- The Washington Times - Sunday, April 3, 2016

Democratic primary front-runner Hillary Clinton ran afoul of both the pro-life and pro-choice sides of the abortion debate Sunday when she said constitutional rights do not apply to an “unborn person” or “child.”

“The unborn person doesn’t have constitutional rights,” Mrs. Clinton said on NBC’s “Meet the Press.” “Now that doesn’t mean that we don’t do everything we possibly can in the vast majority of instances to, you know, help a mother who is carrying a child and wants to make sure that child will be healthy, to have appropriate medical support.”

Mrs. Clinton also said “there is room for reasonable kinds of restrictions” on abortion during the third trimester of pregnancy.

Diana Arellano, manager of community engagement for Planned Parenthood Illinois Action, said Sunday that Mrs. Clinton’s comments undermined the cause for abortion rights.

The comment “further stigmatizes #abortion,” Ms. Arellano said in a tweet. “She calls a fetus an ‘unborn child’ & calls for later term restrictions.”

Describing the fetus as a “person” or “child” has long been anathema to the pro-choice movement, which argues the terms misleadingly imply a sense of humanity.

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In addition, the specific term “person” is a legal concept that includes rights and statuses that the law protects, including protection of a person’s life under the laws against homicide. Pro-choice intellectuals have long said that even if an unborn child is a “life,” it is not yet a “person.”

Guidelines issued by the International Planned Parenthood Federation discourage pro-choice advocates from using terms such as “abort a child,” instead recommending “more accurate/appropriate” alternatives such as “end a pregnancy” or “have an abortion.”

“‘Abort a child’ is medically inaccurate, as the fetus is not yet a child,” the guide reads. “‘Terminate’ a pregnancy is commonly used, however some people prefer to avoid this as terminate may have negative connotations (e.g., ‘terminator or assassinate’) for some people.”

The guidebook also advises against the terms “baby,” “dead fetus,” “unborn baby” or “unborn child” when discussing what it is that’s being aborted. Instead, it recommends the terms “embryo,” “fetus” and “the pregnancy.”

“The alternatives are medically accurate terms, as the embryo or fetus is not a baby,” it explains.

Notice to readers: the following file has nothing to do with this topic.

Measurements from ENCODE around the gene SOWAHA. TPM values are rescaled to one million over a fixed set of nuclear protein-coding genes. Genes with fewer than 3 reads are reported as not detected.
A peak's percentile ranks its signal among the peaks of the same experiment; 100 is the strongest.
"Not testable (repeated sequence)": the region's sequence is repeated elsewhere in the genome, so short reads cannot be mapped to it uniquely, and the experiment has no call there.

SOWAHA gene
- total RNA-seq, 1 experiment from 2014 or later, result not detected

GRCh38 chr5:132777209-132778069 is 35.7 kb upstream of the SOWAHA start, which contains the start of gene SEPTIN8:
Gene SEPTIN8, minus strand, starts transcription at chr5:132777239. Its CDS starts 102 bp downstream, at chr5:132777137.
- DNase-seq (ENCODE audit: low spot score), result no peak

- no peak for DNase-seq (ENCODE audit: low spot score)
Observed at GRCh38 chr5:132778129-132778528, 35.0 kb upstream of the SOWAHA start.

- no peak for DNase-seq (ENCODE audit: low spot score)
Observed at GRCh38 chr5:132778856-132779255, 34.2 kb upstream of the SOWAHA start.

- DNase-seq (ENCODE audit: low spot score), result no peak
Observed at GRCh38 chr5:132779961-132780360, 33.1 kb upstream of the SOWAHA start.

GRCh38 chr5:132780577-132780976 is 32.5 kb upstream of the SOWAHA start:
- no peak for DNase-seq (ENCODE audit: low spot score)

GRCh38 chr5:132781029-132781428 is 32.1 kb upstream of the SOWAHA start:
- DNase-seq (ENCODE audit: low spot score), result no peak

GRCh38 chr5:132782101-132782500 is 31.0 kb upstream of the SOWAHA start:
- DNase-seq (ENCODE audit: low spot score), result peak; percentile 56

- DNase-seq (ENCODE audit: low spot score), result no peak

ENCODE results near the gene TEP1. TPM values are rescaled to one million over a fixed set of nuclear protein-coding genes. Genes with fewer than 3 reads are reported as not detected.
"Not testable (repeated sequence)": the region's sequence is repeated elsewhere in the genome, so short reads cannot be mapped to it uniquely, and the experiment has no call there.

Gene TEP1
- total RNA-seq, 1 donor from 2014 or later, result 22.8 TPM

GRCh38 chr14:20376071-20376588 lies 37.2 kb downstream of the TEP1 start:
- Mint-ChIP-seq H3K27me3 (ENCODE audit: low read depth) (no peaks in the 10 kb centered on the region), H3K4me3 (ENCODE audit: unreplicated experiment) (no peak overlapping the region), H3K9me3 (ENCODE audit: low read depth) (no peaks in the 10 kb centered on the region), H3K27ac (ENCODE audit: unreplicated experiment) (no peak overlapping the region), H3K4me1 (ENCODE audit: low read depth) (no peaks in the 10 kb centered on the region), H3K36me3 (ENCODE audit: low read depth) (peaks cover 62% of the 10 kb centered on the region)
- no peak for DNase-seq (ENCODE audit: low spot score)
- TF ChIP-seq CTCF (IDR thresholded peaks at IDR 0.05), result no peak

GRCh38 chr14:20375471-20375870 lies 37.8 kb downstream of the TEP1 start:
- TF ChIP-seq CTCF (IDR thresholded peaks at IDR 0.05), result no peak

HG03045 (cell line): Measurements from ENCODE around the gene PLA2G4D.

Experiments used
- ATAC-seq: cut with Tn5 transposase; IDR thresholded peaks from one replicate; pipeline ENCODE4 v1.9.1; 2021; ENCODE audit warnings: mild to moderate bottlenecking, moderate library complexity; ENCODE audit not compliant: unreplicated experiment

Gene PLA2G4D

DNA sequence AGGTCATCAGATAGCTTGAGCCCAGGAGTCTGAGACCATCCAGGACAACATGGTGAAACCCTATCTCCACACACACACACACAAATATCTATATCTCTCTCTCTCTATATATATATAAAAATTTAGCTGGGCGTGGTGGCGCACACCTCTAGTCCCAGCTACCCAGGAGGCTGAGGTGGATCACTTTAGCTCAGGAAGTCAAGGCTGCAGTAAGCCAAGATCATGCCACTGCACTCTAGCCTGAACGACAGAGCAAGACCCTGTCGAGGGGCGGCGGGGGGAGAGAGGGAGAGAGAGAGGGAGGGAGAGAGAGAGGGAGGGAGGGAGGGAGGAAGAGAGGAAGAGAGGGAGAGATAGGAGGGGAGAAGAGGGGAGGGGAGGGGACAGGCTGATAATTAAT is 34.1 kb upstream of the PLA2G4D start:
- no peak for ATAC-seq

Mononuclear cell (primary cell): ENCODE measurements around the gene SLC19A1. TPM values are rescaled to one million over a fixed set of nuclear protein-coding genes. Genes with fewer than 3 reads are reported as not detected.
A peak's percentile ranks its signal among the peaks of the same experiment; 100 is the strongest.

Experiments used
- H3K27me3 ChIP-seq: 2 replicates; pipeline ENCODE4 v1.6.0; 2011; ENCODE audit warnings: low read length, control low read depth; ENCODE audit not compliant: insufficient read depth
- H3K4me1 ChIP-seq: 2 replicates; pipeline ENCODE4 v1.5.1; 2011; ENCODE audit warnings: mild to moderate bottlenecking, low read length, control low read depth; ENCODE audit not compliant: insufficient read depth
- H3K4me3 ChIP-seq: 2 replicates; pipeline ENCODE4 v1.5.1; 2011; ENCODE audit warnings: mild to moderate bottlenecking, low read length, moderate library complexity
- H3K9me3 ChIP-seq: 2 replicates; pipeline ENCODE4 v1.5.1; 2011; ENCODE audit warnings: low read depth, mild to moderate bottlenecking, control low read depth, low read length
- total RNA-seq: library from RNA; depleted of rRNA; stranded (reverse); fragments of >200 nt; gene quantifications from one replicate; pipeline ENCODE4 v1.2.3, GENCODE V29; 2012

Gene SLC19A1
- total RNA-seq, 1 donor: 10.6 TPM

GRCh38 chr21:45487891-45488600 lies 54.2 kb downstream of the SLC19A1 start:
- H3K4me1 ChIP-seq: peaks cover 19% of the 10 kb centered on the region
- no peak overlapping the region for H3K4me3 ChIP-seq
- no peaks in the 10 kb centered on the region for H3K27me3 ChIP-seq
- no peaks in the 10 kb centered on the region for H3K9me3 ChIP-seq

The exchange with NBC’s Chuck Todd on Sunday came after Mrs. Clinton blasted Republican front-runner Donald Trump last week for saying that women should face “some form of punishment” for having abortions if they were illegal. He later reversed his statement, multiple times, after an outcry from both pro-life and pro-choice groups.

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Conservatives also caught Mrs. Clinton’s words and drew implications. Commentary Editor John Podhoretz said the gaffe is comparable to those of Mr. Trump.

“This is Trump-level gaffery,” Mr. Podhoretz said in a tweet. “If you acknowledge personhood, then the unborn has every Constitutional right.”

Daily Wire Editor-in-Chief Ben Shapiro also said that Mrs. Clinton’s statement “demonstrates just how incoherent and evil the left’s abortion position is.”

Dr. Grazie Pozo Christie, policy adviser for the Catholic Association, said Mrs. Clinton’s slip reveals the difficulty of rationalizing abortion.

“Although Hillary Clinton is first and foremost a politician striving furiously for the highest office in the land, she is also a rational human being and an affectionate grandmother,” Dr. Christie said in a statement.

“Of course, no one, not even Clinton, can close their eyes to the scientific fact that a fetus is anything but a young human person, and abortion is the end of his or her short life,” she said.

Mrs. Clinton’s comments come after she implied that primary rival Bernard Sanders is insufficiently pro-choice.

“Look, I know Sen. Sanders supports a woman’s right to choose, but I also know Planned Parenthood and NARAL endorsed me because I have led on this issue,” Ms. Clinton said on Thursday.

“We need a president who is passionate about this, seeing it as a top priority because women’s health is under assault,” she continued.

On Friday, Mr. Sanders dismissed that claim, saying that he’s spent his “entire political life fighting for the right of a woman to control her own body.”

“What Secretary Clinton did is taking things out of context,” he said.

• Bradford Richardson can be reached at brichardson@washingtontimes.com.

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